This column was originally published by The College Conservative.
Something quite amazing is happening in the U.S. Senate: bipartisanship. A Democrat and a Republican are working together co-sponsoring a piece of legislation concerning the purchase of weapons. These two senators are Joe Manchin (D-WA) and Pat Toomey (R-PA).
Both senators are conservative and Second Amendment advocates. Toomey received an “A” from the National Rifle Association, and Manchin was well-known for shooting a rifle in one of his Senate election ads. (He was featured shooting a “Cap-and-trade” bill.) Manchin was also endorsed by the NRA.
Their bill proposes the idea of background checks, applying them also to Internet gun sales and gun show loopholes. A common sense approach that requires individuals to go through an investigative process by evaluating if there is a criminal record. That means criminals are prohibited from owning weapons, and the mentally ill.
People like Adam Gadahn would not be able to own a weapon. Gadahn is an American-born Al-Qaida leader. He could not have made a stronger endorsement for a background check. Gadahn said, “You can go down to a gun show at the local convention center and come away with a fully automatic assault rifle without a background check and, most likely, without having to show an identification card.”
That is troubling, but it is true. Many states do not require a registration card or a background check. Only six states require background checks, and 17 states have laws prohibiting gun show loopholes. About 1.8 million applications for gun purchases were denied between March 1994, and December 2008. That’s 1.8 million individuals that could have carried events like the ones from Newtown, Connecticut.
Background checks are not unconstitutional. The Manchin-Toomey bill does not take away people’s right to own a weapon. The bill regulates the amendment, and that’s fine.
Nowhere in the Second Amendment of the U.S. Constitution does it say that the right to own a weapon is unlimited. Even the pro-gun and conservative decision of District of Columbia v. Heller proposed the idea of regulation.
Justice Scalia, far from a liberal advocate, delivered Heller’s majority opinion. He wrote, “the Second Amendment right is not unlimited. It is not a right to keep and carry any weapon whatsoever in any manner whatsoever and for whatever purpose: For example, concealed weapons prohibitions have been upheld under the Amendment or state analogues. The Court’s opinion should not be taken to cast doubt on longstanding prohibitions on the possession of firearms by felons and the mentally ill.”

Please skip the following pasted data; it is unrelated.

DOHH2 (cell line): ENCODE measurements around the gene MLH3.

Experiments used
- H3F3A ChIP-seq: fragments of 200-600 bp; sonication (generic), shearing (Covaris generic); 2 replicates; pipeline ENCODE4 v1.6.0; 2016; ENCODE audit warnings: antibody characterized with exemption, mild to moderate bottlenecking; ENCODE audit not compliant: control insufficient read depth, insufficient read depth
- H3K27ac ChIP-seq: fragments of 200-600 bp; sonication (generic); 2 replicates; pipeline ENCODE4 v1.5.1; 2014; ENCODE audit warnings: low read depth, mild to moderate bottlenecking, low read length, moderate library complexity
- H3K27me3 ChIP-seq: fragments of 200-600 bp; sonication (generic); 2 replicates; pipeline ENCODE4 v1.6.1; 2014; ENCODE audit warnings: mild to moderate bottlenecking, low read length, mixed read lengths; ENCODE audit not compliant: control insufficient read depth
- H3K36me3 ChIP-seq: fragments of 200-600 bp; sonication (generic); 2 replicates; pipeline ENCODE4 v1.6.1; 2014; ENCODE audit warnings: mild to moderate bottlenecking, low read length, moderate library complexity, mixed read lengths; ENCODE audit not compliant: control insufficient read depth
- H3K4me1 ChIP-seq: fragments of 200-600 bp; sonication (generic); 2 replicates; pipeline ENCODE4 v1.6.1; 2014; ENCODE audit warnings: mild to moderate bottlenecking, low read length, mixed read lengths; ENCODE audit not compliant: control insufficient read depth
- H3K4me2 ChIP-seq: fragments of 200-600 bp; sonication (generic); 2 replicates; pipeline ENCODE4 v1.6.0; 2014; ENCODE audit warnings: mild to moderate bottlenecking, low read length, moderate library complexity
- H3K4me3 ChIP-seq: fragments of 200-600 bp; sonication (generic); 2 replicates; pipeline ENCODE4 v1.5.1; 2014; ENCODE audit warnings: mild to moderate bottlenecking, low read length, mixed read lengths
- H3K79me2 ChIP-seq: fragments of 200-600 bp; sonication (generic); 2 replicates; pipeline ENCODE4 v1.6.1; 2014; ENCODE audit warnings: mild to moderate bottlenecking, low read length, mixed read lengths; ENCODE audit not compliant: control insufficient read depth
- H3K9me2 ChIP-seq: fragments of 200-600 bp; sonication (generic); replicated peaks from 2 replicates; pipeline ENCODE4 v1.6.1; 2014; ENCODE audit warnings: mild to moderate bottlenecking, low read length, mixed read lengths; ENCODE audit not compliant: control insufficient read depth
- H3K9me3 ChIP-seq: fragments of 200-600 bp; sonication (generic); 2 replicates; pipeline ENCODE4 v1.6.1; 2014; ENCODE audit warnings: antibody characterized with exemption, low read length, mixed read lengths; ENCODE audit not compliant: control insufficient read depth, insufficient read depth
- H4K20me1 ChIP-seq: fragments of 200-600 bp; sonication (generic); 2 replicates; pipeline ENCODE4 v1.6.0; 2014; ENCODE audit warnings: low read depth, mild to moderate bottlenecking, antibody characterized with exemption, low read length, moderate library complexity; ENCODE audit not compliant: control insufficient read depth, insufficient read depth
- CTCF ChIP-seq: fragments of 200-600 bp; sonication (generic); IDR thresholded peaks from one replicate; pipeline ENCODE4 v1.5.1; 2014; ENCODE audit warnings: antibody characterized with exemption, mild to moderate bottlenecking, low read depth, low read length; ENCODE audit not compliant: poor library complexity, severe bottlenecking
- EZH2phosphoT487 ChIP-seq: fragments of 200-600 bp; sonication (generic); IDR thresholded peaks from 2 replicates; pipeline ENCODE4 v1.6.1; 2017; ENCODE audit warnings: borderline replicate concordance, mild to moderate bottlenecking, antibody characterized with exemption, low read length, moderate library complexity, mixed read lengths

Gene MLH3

The amendment itself contains the word “well regulated.” Scalia is an originalist, and the Founding Fathers did not believe that everyone could own a weapon.
That’s the crux of the problem. These 40 Republicans and six Democrats that voted against the Manchin-Toomey bill are not defenders of Second Amendment rights. They do not stand by the legal ownership of guns. These 46 senators stand against the amendment. Their vote against the bill is a vote for criminals and the mentally ill to own weapons. They are radical politicians that have complete disregard for reasonable legislation. They have complete disregard for the compromise which is our government’s necessary ingredient to secure the public good.
Background checks strengthen the Second Amendment. This bill would have allowed only the law-abiding citizens to own a weapon.
Now, as I have written before, gun violence is the root of the problem. Imposing gun control will not prevent shootings like Newtown, but background checks are not a gun control solution. These evaluations promote a contract with our government that the legally purchased weapon will be used for lawful reasons-hunting or self-defense.
Conservatives should promote ideas that guard the Second Amendment and encourage cultural solutions to a cultural problem. Conservatives should not stand against 90 percent of the public that believes that background check are a reasonable idea. It is even more popular that Mother Teresa.
It is time to act. It is time to put politics aside like Senator Manchin and Toomey did and serve the public good. This discussion is certainly not about Second Amendment rights since the bill does not harm these, or the safety of the American people, this issue is about politics.
Bad, uncompromising, and radical politics.